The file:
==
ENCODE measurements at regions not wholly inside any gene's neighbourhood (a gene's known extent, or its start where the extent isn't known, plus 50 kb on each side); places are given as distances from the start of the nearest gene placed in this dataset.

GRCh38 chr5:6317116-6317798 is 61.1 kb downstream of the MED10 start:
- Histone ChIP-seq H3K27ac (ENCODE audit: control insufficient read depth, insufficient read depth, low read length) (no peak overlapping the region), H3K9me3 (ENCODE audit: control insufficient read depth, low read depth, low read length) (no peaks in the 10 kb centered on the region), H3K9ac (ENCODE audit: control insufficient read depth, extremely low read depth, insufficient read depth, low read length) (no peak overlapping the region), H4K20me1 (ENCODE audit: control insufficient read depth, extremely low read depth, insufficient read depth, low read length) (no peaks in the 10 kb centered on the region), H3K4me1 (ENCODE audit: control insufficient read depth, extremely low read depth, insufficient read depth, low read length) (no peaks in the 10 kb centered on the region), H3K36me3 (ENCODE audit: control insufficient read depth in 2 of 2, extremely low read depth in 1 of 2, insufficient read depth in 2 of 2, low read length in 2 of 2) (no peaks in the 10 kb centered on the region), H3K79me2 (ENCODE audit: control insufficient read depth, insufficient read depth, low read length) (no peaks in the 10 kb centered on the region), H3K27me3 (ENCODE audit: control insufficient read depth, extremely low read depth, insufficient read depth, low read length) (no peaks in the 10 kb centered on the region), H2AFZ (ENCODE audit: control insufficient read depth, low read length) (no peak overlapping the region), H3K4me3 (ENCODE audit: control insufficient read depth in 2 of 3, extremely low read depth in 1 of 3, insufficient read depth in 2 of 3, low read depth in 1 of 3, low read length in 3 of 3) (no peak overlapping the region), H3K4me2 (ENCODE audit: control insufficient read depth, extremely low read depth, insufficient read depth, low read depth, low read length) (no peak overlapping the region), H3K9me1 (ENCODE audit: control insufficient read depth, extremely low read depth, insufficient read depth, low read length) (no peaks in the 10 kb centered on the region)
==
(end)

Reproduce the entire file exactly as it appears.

ENCODE measurements at regions not wholly inside any gene's neighbourhood (a gene's known extent, or its start where the extent isn't known, plus 50 kb on each side); places are given as distances from the start of the nearest gene placed in this dataset.

GRCh38 chr5:6317116-6317798 is 61.1 kb downstream of the MED10 start:
- Histone ChIP-seq H3K27ac (ENCODE audit: control insufficient read depth, insufficient read depth, low read length) (no peak overlapping the region), H3K9me3 (ENCODE audit: control insufficient read depth, low read depth, low read length) (no peaks in the 10 kb centered on the region), H3K9ac (ENCODE audit: control insufficient read depth, extremely low read depth, insufficient read depth, low read length) (no peak overlapping the region), H4K20me1 (ENCODE audit: control insufficient read depth, extremely low read depth, insufficient read depth, low read length) (no peaks in the 10 kb centered on the region), H3K4me1 (ENCODE audit: control insufficient read depth, extremely low read depth, insufficient read depth, low read length) (no peaks in the 10 kb centered on the region), H3K36me3 (ENCODE audit: control insufficient read depth in 2 of 2, extremely low read depth in 1 of 2, insufficient read depth in 2 of 2, low read length in 2 of 2) (no peaks in the 10 kb centered on the region), H3K79me2 (ENCODE audit: control insufficient read depth, insufficient read depth, low read length) (no peaks in the 10 kb centered on the region), H3K27me3 (ENCODE audit: control insufficient read depth, extremely low read depth, insufficient read depth, low read length) (no peaks in the 10 kb centered on the region), H2AFZ (ENCODE audit: control insufficient read depth, low read length) (no peak overlapping the region), H3K4me3 (ENCODE audit: control insufficient read depth in 2 of 3, extremely low read depth in 1 of 3, insufficient read depth in 2 of 3, low read depth in 1 of 3, low read length in 3 of 3) (no peak overlapping the region), H3K4me2 (ENCODE audit: control insufficient read depth, extremely low read depth, insufficient read depth, low read depth, low read length) (no peak overlapping the region), H3K9me1 (ENCODE audit: control insufficient read depth, extremely low read depth, insufficient read depth, low read length) (no peaks in the 10 kb centered on the region)